Speech Recognition and Speakable Commands
181
Adding Panes to System Preferences
186
Applications and Utilities
188
Applications
189
Installing Applications
201
Networking
209
Mounting Network Disks
219
Web Browsing
223
Using FTP
226
Remote Logins
227
Virtual Network Computers
228
Printer Configuration and Printing
230
The Print Dialog
231
Print Center
234
Page Setup
238
Alternative Printer Interfaces
239
Printer Sharing
242
Printer Drivers
244
Filesystem Overview
246
Filesystem Organization
248
Hidden Files
255
The File Permissions System
260
Running Java Applications
264
Running Standalone Applications
265
Java on the Command Line
269
Building Applications with MRJAppBuilder
270
System and Network Administration
275
System Administration Overview
277
Managing Users and Groups
279
Network Administration
283
NFS
287
SingleUser Mode
296
Cron Tasks
298
Directory Services and NetInfo
300
Directory Access
301
NetInfo Concepts
303
Remote Login Services
322
File Sharing Services
323
Web Publishing with a DAMP System
327
Setting Up DAMP
328
Using Web Serving Frameworks
333
Scripting and Development
335
Development Tools
337
The Developer Folder
338
Development Applications
339
Project Builder
341
Programming Languages
349
Interface Builder
351
Libraries and Frameworks
353
The Infoplist File
354
AppleScript
355
Programming AppleScript
356
Scripting the Terminal
365
Text Editing on Mac OS X
366
Property Lists
368
Unix Text Editors
370
Text Encodings
401
Using CVS
402
Basic Concepts
403
CVS Administrator Reference
406
CVS User Reference
422
CVS in Project Builder
445
Under Mac OS Xs Hood
449
Using the Terminal
451
Process Management
457
Terminal Alternatives
461
Pattern Matching
463
Metacharacters
465
Examples of Searching
466
Shells and Shell Programming
469
Mac OS X Shells
470
tcsh in Detail
473
Variables
476
Expressions
486
Command History
489
CommandLine Manipulation
492
Job Control
496
Builtin tcsh Commands
497
The Defaults System
515
Viewing and Editing Property Lists
519
Running the X Windows System
526
Running XDarwin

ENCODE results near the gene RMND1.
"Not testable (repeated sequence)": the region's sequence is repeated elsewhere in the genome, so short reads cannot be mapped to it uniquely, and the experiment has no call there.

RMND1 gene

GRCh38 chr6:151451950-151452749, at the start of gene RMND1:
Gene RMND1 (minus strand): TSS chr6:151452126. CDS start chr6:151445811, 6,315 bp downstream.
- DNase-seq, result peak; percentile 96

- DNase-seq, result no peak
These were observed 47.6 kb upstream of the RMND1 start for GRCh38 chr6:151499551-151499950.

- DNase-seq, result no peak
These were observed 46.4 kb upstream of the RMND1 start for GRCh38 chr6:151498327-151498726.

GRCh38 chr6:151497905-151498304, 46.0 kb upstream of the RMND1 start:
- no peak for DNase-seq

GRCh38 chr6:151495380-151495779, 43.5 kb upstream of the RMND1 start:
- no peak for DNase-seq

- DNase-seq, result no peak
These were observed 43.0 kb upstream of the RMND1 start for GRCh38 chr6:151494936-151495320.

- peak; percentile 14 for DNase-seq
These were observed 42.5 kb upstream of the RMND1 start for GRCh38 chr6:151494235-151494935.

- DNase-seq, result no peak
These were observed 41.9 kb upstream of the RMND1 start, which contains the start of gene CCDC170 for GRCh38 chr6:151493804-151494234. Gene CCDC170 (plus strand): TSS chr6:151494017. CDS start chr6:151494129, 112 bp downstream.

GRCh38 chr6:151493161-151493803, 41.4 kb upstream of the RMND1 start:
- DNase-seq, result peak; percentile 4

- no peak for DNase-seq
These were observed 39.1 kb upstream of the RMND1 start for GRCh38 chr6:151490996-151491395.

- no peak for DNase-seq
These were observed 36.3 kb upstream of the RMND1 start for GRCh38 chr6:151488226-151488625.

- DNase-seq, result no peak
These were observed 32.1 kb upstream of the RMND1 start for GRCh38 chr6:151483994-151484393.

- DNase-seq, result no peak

527
X11Based Applications and Libraries
528
AquaX11 Interactions
530
Connecting to Other X Window Systems
531
Installing Unix Software
533
Installing from Source
536
Unix Command Reference
538
Alphabetical Summary of Commands
539
Resources
763
Index
769
Copyright

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About the author (2003)

Jason McIntosh lives and works in and around Boston. He has co-authored two O'Reilly books, Mac OS X in a Nutshell and Perl & XML, and writes occasional columns and weblog entries for the O'Reilly Network. His homepage is at http://www.jmac.org.

Chuck Toporek cut his teeth on a Mac II system when he got his first job in publishing in 1988, and has been using them ever since. Chuck is a senior editor in charge of the Mac OS X/Apple Developer Connection (ADC) series for O'Reilly & Associates, Inc. He is also the author/editor of the Mac OS X Panther Pocket Guide, co-author of Mac OS X in a Nutshell, and author of the upcoming title, Inside .Mac.

Chris Stone (cjstone@mac.com) is a Senior Systems Administrator (the Mac guy) at O'Reilly & Associates and coauthor of Mac OS X in a Nutshell. He's written several Mac OS X related articles for the O'Reilly MacDevCenter (www.macdevcenter.com), and contributed to Mac OS X: The Missing Manual from Pogue Press. Chris lives in Petaluma, California with his wife, Miho, and two sons, Andrew and Jonathan.